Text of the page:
E-car shock

Europe’s plan to create its own Gigafactory might backfire

Speeding Compact Car
The EU might give the car industry the wrong kind of jolt. Source: Fotolia

European politicians want to kickstart local production of e-car batteries, but they might shoot themselves in the foot.

EU incentives, ranging from subsidies to cutting red tape, might end up boosting US and Asian battery cell producers instead of European firms. Several companies from America, China and South Korea signaled interest to authorities in Brussels to build up manufacturing in Europe, people familiar with the matter said.

Asian producers such as LG Chem, Samsung, Panasonic and BYD currently control almost 90 percent of the global battery market, which is seen as a threat for Europe’s car industry. Batteries are a crucial part of electric vehicles. If e-cars become a mass commodity, which analysts predict, the importance of European car suppliers could fall and jobs may be at risk. Volkswagen, Mercedes, BMW, Peugeot and Renault all want to make and sell more electric cars and they typically buy batteries made in Asia.

Politicians in the European Union have launched a so-called “battery alliance” in Europe to reduce this dependency. An alliance of politicians, chemicals makers and car companies is looking at options to boost local production that can compete with Tesla’s Gigafactory, a 35-gigawatt joint venture with Panasonic based in Nevada, and Asian rivals.

The European Union and Germany’s federal economy ministry want several Gigafactories to be built in Europe in the near future. More than 10 of those will be needed to meet the expected demand of 200 gigawatt-hours by 2025, Maroš Šefčovič, the European Commission vice-president responsible for energy issues, said after meeting representatives of 15 EU member states in Brussels on Monday.

Whether non-European companies will be eligible for receiving EU support is still unclear. If they end up being entitled to subsidies, however, they could scupper the EU’s plans to create local champions. Korea’s LG Chem is already building a battery factory in a special economic zone in Wroclaw, Poland, benefiting from local incentives. The plant, scheduled to start production by the end of the year, is close to the German border and would be Europe’s largest battery facility to date.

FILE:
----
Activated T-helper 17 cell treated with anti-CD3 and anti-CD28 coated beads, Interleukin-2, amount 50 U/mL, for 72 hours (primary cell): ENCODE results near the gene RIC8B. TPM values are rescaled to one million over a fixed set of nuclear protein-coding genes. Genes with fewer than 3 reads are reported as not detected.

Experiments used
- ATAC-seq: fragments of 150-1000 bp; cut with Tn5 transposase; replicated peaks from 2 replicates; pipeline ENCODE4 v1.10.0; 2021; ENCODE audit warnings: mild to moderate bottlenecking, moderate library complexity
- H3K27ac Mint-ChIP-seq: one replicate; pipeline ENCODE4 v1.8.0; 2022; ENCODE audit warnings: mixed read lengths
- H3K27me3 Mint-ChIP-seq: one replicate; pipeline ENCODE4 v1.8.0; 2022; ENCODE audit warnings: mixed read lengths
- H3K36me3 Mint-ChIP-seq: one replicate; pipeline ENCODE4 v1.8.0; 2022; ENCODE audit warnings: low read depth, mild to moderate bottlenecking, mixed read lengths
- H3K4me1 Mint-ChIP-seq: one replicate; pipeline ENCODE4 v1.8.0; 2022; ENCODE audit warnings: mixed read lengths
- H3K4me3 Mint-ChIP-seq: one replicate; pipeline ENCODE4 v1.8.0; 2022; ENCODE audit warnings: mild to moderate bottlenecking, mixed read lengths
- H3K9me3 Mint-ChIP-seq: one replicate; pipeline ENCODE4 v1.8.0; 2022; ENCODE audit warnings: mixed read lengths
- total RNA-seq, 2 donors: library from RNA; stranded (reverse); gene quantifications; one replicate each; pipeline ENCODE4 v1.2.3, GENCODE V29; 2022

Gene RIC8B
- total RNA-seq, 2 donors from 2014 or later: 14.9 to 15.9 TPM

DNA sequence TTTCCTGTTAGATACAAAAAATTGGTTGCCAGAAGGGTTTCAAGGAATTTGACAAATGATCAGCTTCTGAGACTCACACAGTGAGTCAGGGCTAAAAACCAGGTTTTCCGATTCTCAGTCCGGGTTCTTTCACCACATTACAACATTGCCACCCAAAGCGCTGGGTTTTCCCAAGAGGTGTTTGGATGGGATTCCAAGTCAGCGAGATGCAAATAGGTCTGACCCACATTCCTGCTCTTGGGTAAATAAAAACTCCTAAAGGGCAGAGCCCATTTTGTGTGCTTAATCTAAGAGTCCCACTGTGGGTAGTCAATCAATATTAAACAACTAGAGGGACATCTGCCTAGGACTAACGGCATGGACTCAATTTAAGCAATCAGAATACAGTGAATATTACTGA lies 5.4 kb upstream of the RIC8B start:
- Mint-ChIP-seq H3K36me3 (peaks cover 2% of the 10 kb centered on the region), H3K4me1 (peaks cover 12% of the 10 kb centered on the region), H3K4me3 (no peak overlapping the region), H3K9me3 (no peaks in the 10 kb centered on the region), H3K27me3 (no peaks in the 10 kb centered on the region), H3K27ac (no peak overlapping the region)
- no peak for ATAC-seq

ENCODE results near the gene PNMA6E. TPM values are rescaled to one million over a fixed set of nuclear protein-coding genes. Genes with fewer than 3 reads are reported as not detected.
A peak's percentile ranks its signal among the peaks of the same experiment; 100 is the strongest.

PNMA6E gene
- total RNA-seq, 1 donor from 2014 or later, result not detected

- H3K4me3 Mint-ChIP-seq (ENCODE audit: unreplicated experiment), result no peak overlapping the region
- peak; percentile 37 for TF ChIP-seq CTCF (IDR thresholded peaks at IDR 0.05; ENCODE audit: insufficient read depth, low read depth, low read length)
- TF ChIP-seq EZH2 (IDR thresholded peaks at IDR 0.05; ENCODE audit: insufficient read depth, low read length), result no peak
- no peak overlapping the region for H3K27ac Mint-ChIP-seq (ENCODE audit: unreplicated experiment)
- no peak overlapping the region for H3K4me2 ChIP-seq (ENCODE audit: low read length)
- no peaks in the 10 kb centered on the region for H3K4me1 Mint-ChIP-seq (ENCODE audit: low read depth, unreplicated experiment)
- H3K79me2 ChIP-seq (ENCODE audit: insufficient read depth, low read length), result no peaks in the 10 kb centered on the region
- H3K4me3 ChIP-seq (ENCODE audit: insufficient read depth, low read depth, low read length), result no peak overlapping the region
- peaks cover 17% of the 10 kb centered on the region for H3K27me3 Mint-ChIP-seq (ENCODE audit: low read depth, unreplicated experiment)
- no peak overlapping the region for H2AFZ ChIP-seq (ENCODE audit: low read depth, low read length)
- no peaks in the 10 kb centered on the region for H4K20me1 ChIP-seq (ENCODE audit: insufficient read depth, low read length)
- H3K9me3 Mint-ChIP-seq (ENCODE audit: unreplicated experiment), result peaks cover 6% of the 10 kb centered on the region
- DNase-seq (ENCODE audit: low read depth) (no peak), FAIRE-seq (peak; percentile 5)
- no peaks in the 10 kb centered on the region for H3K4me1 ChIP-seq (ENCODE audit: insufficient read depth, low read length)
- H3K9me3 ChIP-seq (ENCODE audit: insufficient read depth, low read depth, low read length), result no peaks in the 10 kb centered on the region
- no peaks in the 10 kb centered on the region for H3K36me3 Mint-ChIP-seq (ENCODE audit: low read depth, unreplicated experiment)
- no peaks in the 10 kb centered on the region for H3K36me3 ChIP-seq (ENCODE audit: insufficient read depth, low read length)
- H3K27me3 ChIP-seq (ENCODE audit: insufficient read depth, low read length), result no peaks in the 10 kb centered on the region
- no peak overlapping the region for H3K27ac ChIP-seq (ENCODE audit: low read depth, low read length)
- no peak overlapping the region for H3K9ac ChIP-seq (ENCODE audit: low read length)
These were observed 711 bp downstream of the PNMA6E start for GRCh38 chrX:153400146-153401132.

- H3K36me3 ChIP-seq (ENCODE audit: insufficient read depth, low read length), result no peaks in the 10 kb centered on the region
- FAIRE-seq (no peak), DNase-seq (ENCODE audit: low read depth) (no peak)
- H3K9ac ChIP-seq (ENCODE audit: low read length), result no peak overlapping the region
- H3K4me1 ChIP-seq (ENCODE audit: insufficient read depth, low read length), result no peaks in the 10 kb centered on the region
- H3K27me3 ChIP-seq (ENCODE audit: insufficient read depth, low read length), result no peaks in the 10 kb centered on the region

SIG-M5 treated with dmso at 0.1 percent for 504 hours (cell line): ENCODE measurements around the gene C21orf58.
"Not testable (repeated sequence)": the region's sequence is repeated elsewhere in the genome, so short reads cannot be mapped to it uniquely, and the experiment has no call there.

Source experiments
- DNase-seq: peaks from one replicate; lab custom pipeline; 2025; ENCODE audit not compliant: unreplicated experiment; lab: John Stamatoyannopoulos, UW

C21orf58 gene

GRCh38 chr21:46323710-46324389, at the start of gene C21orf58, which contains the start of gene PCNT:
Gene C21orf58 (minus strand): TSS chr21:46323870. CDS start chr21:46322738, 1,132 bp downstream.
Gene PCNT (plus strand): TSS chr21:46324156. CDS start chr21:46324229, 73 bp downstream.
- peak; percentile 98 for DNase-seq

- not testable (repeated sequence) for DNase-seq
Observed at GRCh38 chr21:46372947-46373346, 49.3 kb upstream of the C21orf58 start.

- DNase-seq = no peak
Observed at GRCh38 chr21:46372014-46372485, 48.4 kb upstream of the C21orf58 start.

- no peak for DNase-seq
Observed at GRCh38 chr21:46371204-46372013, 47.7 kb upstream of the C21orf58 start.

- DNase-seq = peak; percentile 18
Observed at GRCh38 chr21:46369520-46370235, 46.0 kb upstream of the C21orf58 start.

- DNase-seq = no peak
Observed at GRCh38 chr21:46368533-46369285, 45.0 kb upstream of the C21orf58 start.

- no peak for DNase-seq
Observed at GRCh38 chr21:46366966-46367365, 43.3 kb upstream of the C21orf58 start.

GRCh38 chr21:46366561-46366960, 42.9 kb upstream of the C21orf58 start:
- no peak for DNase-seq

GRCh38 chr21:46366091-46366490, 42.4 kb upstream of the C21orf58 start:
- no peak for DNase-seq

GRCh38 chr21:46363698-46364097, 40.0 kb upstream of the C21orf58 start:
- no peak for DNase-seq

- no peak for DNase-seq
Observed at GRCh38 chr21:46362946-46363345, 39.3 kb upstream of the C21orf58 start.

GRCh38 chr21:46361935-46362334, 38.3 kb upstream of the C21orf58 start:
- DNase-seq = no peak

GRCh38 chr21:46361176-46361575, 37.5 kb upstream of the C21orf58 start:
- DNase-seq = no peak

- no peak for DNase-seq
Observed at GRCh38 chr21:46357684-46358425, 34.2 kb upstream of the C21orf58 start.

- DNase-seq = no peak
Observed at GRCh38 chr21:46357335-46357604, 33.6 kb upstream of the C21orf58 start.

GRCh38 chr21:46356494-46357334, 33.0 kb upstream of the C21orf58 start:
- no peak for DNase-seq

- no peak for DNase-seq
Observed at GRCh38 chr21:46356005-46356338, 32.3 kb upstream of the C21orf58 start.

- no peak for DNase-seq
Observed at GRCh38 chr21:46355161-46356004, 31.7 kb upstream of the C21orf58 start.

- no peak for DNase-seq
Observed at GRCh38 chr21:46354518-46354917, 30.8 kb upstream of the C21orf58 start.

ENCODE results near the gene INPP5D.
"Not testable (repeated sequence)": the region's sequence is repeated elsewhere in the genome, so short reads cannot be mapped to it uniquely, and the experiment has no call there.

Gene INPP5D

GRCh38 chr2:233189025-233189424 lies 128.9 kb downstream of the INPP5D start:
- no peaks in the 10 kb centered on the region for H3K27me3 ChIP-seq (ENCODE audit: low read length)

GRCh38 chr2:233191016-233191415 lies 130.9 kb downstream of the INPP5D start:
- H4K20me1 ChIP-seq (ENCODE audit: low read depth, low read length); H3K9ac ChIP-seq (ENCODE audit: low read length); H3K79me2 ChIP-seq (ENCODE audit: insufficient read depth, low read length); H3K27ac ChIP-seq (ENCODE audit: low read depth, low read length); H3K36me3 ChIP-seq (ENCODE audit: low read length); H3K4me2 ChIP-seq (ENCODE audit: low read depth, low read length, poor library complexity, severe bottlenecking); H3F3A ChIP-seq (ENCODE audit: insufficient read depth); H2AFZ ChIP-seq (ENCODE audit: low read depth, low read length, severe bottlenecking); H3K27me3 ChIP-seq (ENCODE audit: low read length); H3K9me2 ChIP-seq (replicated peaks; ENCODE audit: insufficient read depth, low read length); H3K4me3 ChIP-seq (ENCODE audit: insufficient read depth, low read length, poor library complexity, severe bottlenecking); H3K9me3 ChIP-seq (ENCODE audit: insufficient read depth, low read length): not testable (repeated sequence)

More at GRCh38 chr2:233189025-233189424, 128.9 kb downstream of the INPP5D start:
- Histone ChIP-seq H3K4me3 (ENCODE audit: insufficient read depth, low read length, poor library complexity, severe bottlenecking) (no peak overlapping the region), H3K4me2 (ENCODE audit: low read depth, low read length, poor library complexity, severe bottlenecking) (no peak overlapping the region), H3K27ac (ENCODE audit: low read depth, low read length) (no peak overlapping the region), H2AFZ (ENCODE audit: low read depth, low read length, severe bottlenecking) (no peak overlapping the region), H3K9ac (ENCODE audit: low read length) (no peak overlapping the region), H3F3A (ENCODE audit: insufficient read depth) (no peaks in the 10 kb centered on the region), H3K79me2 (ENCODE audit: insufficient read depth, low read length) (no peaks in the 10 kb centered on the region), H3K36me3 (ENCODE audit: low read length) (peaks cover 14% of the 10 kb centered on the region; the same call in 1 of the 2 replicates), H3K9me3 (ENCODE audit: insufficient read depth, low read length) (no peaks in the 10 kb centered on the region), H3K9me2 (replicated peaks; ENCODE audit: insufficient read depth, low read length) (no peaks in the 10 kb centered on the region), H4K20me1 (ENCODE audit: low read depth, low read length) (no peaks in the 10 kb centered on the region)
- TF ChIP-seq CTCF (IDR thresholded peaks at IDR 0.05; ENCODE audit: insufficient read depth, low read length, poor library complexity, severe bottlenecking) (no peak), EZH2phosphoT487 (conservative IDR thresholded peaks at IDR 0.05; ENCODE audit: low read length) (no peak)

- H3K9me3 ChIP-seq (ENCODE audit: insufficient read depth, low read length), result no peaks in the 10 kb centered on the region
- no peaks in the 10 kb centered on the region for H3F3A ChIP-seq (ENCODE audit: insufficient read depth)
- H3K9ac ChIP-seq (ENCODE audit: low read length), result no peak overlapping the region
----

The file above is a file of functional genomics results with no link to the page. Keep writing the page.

Two potential European beneficiaries of EU support are German startup TerraE and Sweden’s Northvolt. If Brussels awards money to US or Asian rivals, the startups will find it more difficult to get their business on par with the competition.

TerraE is planning to launch production in 2019 and have two plants with a total capacity of 34 gigawatts by 2028. The Swedish startup, led by former Tesla executive Peter Carlsson, aims to produce batteries with 32 gigawatt-hour capacity by 2023. Northvolt, which has attracted a €10 million investment from VW’s truck subisidiary Scania, received approval from the European Investment Bank (EIB) on Monday for a €52.5 million loan. Northvolt will use the money for a demonstration plant to build lion-ion batteries.

The European Commission, for its part, is taking its time: It will only announce in May its measures to boost local battery production.

Till Hoppe is a Handelsblatt correspondent in Brussels, covering the European Union. Silke Kersting reports for Handelsblatt from Berlin, focusing on consumer protection, construction, environmental policy and climate change. Klaus Stratmann covers energy policy and politics for Handelsblatt in Berlin. Gilbert Kreijger is an editor with Handelsblatt Global. To contact the authors: hoppe@handelsblatt.com, kersting@handelsblatt.com, stratmann@handelsblatt.com and kreijger@handelsblatt.com

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